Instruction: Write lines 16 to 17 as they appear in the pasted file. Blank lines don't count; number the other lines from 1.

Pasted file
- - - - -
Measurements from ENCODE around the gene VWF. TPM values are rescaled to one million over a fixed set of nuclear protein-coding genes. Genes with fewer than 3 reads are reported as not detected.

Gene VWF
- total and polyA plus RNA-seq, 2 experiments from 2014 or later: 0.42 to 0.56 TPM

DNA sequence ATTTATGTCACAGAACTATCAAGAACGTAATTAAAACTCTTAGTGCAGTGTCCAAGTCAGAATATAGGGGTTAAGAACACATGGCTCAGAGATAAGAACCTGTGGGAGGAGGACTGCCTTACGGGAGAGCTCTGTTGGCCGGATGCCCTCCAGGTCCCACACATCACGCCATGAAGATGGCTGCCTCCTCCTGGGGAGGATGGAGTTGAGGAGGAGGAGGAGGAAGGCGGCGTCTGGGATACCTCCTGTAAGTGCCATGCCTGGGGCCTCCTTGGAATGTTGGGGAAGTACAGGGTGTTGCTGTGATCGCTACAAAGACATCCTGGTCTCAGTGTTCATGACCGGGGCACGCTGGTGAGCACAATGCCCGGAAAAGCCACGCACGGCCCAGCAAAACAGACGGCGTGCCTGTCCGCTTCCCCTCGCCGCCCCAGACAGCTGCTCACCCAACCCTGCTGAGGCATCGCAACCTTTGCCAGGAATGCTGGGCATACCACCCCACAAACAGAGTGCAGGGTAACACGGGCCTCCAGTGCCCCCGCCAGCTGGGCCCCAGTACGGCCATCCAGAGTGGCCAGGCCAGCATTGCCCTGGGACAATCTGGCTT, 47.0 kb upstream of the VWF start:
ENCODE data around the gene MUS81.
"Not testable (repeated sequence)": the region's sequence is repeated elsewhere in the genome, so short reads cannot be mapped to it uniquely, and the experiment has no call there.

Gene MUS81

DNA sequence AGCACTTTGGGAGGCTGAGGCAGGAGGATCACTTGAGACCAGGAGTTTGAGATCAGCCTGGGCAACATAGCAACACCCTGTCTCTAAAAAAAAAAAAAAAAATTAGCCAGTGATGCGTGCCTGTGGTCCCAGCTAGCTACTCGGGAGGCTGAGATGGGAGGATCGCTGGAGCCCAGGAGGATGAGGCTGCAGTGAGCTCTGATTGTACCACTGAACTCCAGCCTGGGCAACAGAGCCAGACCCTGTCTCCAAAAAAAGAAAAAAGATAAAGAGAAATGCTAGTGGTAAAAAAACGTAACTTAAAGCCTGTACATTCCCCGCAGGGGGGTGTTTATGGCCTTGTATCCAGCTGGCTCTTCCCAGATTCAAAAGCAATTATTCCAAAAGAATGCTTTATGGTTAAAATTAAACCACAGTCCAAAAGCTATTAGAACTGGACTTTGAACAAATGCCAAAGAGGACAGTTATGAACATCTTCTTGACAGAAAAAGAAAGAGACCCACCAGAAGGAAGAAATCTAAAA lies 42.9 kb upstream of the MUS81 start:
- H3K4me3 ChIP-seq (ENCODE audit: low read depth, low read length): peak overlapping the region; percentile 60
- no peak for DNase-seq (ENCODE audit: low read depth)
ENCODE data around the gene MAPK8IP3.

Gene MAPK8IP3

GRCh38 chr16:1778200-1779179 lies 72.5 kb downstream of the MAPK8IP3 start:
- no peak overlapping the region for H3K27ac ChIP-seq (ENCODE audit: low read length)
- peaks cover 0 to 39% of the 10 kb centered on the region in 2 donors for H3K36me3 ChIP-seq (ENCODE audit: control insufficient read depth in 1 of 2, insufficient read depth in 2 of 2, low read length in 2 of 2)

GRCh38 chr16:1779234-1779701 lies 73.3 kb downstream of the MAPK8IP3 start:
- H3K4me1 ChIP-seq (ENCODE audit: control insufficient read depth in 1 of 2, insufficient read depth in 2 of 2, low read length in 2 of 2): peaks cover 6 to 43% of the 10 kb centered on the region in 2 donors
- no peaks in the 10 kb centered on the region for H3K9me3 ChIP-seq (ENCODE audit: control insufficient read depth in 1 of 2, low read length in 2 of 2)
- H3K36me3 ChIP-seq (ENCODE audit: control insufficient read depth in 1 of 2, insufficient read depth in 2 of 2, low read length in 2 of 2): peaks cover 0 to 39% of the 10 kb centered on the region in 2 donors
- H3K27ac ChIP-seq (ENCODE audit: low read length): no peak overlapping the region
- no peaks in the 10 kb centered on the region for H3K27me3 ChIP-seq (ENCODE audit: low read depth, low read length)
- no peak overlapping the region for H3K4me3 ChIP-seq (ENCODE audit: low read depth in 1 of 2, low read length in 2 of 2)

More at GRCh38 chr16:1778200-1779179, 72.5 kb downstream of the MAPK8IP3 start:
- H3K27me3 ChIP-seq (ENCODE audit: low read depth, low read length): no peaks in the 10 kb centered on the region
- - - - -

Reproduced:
GRCh38 chr16:1779234-1779701 lies 73.3 kb downstream of the MAPK8IP3 start:
- H3K4me1 ChIP-seq (ENCODE audit: control insufficient read depth in 1 of 2, insufficient read depth in 2 of 2, low read length in 2 of 2): peaks cover 6 to 43% of the 10 kb centered on the region in 2 donors